The trial, of course, is about much more than Manafort. As the Atlantic’s Franklin Foer has written, the proceedings against the ex-lobbyist, who made tens of millions from his consulting work for then-Ukrainian President Viktor Yanukovych, have offered “an occasion for the United States to awaken from its collective slumber about the creeping dangers of kleptocracy.”
Are we getting the message?
There are actually some reasons to think so. Over the past few months, activists and officials across the country have been experimenting with reform of the institutions that have allowed corrupt overseas politicians and businesspeople to stash their ill-gotten gains in the United States. The trend isn’t getting much press, but the United States’ days as a global offshore haven could be drawing to a close — and we may have the president, and his vile campaign manager, to thank for it (at least in part).
Consider, for instance, one of the primary tools authoritarians and arms dealers have been using in the United States: anonymous shell companies. For years, American states such as Delaware, Wyoming and Nevada have created rules favoring the creation of opaque corporations, and the resulting opportunities have been exploited by everyone from Russian gun runners to Iranian theocrats and the dictatorship of Equatorial Guinea. And why not? Companies like these were the perfect vehicle for anyone who wanted to hide the origins of their dirty money.
Now that may be changing. Recently, two dozen attorneys general signed a letter calling for an end to the United States’ empire of anonymous corporations. Most notably of all, Delaware’s secretary of state has published a letter of his own that supports the rollback of the excessive protections granted to publicity-shy beneficial owners. That statement, says one expert on American corporate anonymity, is a “game-changer” when it comes to combating anonymous shell companies in the United States.
Next, look at what those shell companies tended to buy: luxury condos in Manhattan, lavish high-rises in Miami, deluxe beachfront property in Malibu. This sort of high-end real estate, which is notoriously opaque, is the kleptocrats’ preferred asset class for storing their stolen wealth (usually with the effect of driving up real estate markets and property taxes for the rest of us).
In 2016, the Treasury Department launched a pilot program, called Geographic Targeting Orders, that aimed at unveiling the identities of once-anonymous buyers of luxury properties in New York, Miami, San Antonio and a few other metro areas. The results have been revealing: This summer, researchers found that the types of anonymous purchases targeted by the program have fallen 70 percent since the program’s implementation. In Miami-Dade County alone, spending from anonymous corporate entities has collapsed almost entirely.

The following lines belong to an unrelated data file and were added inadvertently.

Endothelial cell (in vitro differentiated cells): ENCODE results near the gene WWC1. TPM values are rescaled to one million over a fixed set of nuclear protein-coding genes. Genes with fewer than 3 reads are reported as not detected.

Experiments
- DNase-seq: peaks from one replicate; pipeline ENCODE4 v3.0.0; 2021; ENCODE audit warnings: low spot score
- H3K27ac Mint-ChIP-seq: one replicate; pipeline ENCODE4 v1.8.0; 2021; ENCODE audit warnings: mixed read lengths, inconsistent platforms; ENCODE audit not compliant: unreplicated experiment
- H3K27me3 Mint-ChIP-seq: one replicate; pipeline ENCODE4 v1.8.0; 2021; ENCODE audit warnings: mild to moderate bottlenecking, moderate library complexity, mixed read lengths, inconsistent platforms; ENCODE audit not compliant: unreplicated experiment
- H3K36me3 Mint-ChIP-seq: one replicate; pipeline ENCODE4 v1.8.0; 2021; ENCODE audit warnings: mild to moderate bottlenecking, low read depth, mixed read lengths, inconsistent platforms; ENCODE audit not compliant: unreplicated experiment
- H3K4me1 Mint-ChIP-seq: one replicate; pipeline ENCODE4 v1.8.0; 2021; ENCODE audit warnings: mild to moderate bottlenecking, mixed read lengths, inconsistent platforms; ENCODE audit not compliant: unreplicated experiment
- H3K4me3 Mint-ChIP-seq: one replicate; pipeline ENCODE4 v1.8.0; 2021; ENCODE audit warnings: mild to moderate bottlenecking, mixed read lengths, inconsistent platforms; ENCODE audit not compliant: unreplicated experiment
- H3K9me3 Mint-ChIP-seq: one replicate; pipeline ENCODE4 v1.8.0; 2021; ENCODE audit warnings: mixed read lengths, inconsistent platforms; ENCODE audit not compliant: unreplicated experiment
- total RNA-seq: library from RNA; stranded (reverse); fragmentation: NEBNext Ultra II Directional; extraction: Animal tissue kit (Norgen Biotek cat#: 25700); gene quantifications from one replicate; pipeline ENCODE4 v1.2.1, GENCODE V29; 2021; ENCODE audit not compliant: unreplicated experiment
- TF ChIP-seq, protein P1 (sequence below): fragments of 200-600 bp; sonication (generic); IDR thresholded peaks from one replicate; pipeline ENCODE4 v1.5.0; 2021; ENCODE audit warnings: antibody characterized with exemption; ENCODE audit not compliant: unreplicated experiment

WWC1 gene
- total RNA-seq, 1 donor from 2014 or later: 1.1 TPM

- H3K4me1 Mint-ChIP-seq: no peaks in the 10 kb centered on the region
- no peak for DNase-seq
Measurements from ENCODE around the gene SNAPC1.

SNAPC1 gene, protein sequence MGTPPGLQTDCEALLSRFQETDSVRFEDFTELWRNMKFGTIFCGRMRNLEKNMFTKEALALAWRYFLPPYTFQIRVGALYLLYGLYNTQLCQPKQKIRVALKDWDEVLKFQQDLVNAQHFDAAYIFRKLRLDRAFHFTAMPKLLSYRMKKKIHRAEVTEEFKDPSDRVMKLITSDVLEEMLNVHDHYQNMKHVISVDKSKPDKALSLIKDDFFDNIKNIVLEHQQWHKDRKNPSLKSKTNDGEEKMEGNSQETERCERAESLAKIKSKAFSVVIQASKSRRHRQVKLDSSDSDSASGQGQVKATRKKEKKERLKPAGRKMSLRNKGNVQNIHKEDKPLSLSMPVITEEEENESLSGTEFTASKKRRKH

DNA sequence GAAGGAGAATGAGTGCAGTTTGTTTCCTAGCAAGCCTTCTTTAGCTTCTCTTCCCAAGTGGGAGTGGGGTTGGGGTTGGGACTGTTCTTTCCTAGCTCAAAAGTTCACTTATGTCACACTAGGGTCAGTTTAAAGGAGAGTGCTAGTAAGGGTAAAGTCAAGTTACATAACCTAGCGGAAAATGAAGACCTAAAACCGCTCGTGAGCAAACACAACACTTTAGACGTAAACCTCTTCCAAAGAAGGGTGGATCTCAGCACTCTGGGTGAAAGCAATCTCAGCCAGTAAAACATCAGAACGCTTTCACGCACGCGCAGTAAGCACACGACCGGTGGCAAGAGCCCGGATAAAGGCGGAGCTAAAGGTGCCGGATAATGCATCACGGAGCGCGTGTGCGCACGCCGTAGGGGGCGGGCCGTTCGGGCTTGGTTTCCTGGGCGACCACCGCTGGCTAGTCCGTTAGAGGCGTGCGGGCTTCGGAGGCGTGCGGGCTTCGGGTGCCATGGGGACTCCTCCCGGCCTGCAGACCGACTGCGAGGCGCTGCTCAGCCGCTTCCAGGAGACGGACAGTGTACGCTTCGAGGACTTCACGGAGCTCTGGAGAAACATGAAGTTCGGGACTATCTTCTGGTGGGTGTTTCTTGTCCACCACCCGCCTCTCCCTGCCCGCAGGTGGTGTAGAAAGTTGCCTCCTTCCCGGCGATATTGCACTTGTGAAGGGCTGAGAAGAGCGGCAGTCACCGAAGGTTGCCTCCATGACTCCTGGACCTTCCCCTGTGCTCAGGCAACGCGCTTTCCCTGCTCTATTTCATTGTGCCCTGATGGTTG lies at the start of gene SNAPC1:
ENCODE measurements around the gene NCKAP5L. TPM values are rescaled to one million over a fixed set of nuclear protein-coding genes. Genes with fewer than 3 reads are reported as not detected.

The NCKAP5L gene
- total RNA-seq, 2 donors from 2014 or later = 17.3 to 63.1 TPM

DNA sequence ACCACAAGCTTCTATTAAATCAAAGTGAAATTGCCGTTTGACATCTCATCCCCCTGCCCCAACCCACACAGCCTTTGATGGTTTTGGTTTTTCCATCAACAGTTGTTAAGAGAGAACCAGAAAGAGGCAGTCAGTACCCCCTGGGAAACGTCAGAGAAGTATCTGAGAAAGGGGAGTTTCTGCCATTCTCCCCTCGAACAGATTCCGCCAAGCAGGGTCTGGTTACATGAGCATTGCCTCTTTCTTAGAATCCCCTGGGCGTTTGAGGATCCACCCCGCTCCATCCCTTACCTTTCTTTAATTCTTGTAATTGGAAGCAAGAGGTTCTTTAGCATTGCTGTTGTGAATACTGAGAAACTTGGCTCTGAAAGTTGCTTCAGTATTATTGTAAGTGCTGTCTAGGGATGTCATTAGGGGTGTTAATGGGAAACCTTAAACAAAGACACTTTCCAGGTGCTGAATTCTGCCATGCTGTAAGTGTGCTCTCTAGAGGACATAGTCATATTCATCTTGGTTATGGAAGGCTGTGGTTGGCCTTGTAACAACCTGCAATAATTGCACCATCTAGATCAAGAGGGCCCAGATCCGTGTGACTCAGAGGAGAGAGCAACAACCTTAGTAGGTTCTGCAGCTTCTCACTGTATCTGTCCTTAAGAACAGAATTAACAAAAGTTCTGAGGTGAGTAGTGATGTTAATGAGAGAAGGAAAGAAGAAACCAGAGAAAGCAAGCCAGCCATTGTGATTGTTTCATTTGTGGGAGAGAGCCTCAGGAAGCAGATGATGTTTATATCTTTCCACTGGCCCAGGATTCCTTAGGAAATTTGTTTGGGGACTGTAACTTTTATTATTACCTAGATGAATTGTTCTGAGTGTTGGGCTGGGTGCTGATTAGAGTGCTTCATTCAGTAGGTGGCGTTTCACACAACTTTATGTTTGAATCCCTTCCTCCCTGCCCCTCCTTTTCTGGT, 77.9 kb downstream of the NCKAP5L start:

Now the Treasury Department has lowered the disclosure requirement price threshold in Miami-Dade from $1 million to $300,000, extending transparency to non-luxury real estate purchases. And there’s sudden momentum for applying the measures nationwide – a move that some South Florida realtors themselves support, as long as Miami is no longer placed on an uneven footing against other locales.
Then there’s the Foreign Agents Registration Act (FARA), the Justice Department-based regulations that are supposed to ensure transparency for foreign lobbyists in the United States. In fact, though, those rules have been all but ignored for the past eight decades. Foreign lobbyists wined and dined their targets in political Washington without ever revealing the identities of their ultimate clients.
But then Donald Trump came along, ably abetted by his campaign manager Manafort. Both men’s opaque ties to the former Soviet Union have prompted a renewed interest in FARA. For the previous half-century, you could count FARA-related prosecutions on two hands. Yet since Manafort’s public implosion, FARA registrations have soared — and a new database from the Center for Responsive Politics’ OpenSecrets enables us to see just which countries have spent the most, and on whom, under the Trump administration. (Manafort goes on trial in September for what prosecutors describe as his failure to register as a Ukrainian lobbyist.)
None of these new efforts are panaceas. Arms dealers can still travel to Carson City, Nev., or Laramie, Wyo., to set up their anonymous shell companies for chump change. Kremlin henchmen or the heads of drug cartels can still park their wealth in Dallas, Boise, Idaho, or Boston, with the rest of us none the wiser.
That could change dramatically, though, if current trends hold.
And if it happens, we may well owe the credit to Manafort – and, of course, to President Trump, his former employer. At the very least, it is now much harder for the rest of us to deny the magnitude of the problems created by dirty money flowing into the United States.